The Australian force was out-numbered and the long fight, withdrawing over the
There they attempted to position themselves to stop the advance of the Japanese, who, at that stage, had over 10,000 men.
This was the start of a historical part of World War 11, for both
Much of the Kokoda Track was through dense rain-forest, mud, mist, thick bush with steep, near-impenetrable ridges to deep valleys below, flanked by mountains rising to over 2,000 metres. In those days, the track was seldom-used. Our men had to battle not only rapidly-running creeks, but moss-covered rocks and logs. It was on
Shortly afterwards, the
The Japanese, who were regularly bombing
A small force of Australians known as "Maroubra Force" arrived at Buna on
What followed will forever go down as one of the most heroic defensive actions in the annals of military history.
The first engagement between the opposing troops was on the
*“Kokoda is a small plateau on the north-east slopes of the Owen Stanley Range and possessed a small airstrip the retention of which, for at least as long as it would take Australia to fly in supplies and reinforcements, was of great importance.
However, the remnants of "Maroubra Force", exhausted by a month's constant fighting, were unable to achieve this.
Valiant though their effort was, they even recaptured the plateau after being driven out, the Japanese need was of equal importance as they required a forward base at Kokoda for their drive over the ranges along the "Kokoda Trail" to
The initiative now remained with the Japanese and Australian withdrawal began again - through Isurava, Alola, Templeton's Crossing, Myola, Efogi, Menari and Nauro until at Ioribaiwa Ridge, beyond which the Japanese could not be permitted to penetrate, a final stand was made.
From August 26 to September 16 in 1942 Brigadier Potts’s Maroubra Force, consisting of the 2/16th Battalion, together with the 2/14th, the 2/27th and the militia 39th and scattered elements of the ill – trained 53rd Battallion - outnumbered and outgunned by an estimated 5 to 1 - fought the Japanese to an eventual standstill on the ridges overlooking Port Moresby.
Two main battles were fought during that period (Isurava August 26 to 29 and Brigade ‘Butchers’Hill from September 6 to 8).
In the main, the desperately tired but determined force kept themselves between the Japanese Major General Horri’s South Sea Force and Port Moresby – defending, retreating and then counter – attacking in a masterly display of strategic defence.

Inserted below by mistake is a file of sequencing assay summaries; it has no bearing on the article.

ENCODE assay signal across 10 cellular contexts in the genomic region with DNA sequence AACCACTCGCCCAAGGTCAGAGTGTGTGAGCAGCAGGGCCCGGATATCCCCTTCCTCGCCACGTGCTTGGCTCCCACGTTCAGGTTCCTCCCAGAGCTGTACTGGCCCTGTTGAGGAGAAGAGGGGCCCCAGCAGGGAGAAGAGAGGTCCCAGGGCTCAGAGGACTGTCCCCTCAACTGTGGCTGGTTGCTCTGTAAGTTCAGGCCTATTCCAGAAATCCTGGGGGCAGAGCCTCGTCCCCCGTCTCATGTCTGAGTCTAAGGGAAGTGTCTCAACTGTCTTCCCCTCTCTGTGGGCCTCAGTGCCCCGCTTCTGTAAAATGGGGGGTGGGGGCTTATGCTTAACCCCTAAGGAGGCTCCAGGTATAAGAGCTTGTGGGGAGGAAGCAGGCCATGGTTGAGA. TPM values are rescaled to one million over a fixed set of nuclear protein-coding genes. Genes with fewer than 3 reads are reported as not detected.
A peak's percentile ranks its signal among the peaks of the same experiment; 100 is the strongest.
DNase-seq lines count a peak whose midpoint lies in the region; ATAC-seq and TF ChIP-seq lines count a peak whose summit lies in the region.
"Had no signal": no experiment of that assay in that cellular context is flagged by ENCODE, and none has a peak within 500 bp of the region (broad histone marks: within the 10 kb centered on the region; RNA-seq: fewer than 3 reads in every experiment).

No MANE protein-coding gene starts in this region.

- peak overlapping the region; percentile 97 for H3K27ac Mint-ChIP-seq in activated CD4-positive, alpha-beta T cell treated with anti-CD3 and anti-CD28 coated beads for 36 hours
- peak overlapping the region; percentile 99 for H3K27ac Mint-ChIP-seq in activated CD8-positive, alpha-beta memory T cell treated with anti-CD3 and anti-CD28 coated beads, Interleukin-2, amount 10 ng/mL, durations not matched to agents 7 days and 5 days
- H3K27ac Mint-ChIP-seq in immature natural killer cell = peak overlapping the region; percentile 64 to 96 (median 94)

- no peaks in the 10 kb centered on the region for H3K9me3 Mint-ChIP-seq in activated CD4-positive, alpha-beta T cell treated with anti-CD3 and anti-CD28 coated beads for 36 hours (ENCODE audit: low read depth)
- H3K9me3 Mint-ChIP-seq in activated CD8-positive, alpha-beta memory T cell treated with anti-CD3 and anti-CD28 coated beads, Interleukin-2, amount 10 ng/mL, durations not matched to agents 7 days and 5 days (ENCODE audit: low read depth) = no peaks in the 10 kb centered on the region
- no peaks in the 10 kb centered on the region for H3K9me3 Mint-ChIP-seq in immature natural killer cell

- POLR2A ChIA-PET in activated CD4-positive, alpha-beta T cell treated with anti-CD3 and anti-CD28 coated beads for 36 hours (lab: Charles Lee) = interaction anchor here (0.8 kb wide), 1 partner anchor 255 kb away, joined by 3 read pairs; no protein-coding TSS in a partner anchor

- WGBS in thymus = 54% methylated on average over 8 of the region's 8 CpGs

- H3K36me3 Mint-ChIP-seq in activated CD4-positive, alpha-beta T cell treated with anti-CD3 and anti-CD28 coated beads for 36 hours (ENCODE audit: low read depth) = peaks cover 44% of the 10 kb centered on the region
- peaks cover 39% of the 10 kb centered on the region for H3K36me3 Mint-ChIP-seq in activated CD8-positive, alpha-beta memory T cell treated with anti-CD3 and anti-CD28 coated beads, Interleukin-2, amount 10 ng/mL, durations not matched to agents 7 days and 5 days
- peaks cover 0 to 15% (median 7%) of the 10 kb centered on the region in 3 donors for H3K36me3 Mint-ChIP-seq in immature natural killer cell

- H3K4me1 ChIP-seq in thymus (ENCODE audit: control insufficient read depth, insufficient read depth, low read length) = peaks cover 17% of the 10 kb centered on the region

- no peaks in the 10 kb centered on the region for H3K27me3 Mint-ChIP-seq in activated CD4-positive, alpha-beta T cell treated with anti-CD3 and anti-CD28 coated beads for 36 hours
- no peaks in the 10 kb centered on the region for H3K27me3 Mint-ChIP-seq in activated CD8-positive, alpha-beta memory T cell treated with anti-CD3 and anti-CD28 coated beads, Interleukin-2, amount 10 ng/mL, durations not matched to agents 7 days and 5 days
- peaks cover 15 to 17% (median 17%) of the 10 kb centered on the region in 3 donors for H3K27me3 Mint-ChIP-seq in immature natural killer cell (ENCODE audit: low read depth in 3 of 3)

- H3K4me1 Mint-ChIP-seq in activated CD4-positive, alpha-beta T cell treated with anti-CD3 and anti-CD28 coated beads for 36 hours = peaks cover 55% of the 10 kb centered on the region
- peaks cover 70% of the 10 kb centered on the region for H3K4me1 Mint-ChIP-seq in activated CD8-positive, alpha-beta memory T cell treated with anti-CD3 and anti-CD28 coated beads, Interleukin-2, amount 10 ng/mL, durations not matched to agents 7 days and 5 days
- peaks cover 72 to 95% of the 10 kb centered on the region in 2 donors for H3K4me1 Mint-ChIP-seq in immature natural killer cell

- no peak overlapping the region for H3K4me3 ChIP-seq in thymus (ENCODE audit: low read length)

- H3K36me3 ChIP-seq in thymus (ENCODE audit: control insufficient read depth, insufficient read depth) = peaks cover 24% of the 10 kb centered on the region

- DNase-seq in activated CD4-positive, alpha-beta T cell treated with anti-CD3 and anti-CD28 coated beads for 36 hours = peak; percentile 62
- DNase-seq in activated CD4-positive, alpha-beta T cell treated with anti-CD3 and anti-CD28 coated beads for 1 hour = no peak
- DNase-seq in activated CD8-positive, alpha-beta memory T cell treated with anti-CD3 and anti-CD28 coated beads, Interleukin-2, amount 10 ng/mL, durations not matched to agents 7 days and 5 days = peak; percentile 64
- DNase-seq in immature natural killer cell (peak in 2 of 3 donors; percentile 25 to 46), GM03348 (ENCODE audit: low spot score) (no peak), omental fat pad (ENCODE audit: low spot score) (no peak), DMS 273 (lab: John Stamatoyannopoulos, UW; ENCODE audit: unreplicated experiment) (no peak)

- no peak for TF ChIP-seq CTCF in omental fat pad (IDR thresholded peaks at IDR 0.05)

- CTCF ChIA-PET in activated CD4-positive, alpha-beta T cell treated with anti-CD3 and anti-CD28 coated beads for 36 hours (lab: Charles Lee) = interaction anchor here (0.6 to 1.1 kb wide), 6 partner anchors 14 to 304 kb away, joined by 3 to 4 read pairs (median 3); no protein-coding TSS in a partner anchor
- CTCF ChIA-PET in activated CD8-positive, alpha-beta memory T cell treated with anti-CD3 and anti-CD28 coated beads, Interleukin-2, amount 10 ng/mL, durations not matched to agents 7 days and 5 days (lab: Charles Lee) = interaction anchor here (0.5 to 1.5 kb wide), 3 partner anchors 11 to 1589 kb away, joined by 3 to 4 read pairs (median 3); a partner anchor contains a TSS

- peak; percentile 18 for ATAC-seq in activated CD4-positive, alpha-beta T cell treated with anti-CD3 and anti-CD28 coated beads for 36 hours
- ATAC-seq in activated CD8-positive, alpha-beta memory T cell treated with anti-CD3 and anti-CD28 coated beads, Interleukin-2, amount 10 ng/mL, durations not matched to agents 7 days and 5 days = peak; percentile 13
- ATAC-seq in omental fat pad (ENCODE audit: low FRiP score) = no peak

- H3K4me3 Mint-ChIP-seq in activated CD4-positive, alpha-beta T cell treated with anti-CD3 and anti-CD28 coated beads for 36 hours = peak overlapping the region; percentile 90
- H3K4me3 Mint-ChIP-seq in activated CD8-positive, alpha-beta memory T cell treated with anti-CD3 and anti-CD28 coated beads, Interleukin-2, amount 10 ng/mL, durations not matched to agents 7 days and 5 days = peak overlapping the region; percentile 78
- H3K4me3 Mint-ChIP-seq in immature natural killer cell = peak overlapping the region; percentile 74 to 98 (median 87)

Conditions were almost indescribable.
It rained for most of the time, the weary men endured some of the most difficult terrain of the world and they were racked by malaria and dysentery.
But they kept on fighting, making the enemy pay dearly for every yard of ground.
They bought time for those being prepared to come up from
The Australians, however, had a surprise in store for the enemy.
This was in the form of 25-pounder guns brought from Moresby to the road head at Owers’ Corner and then laboriously dragged into position at Imita Ridge, opening up on the enemy's barricades and it was now the turn of the Japanese to suffer what the Australians had suffered in the preceding two months.
Australian shelling smashed Japanese defences and aggressive patrols inflicted severe losses.
On the morning of September 28th the Australians were closing in and it became evident then the Japanese were withdrawing.
The chase, with the Australians the pursuers, was now on.
The Japanese, despite sickness and hunger, were still formidable and tenaciously defended all the places in their withdrawal as the Australians had in their retreat some weeks earlier.
Kokoda was entered on November 2 and this was the beginning of the end of Japanese hopes in Papua.
The campaign now entered a phase known as "The
The Japanese were bottled up in the area from which they had commenced their drive on
This final campaign commenced on
Lt Col Honner DSO MC, who commanded the gallant 39th in the campaign, later wrote of these men in the foreword to Peter Brune’s book ‘Those Rugged Bloody Heroes’: “They have joined the immortals.”
Of those that did not survive, he wrote: “Wherever their bones may lie, the courage of heroes is consecrated in the hearts and engraved in the history of the free.”
*Taken from Second World War Kokoda Trail Annals.
Of course, I wanted to go to the start of the Kokoda Trail, or “Track” as it is also known. I knew I would probably never get the chance again. It never entered my mind to say “No” to the trip on offer.To Be Continued...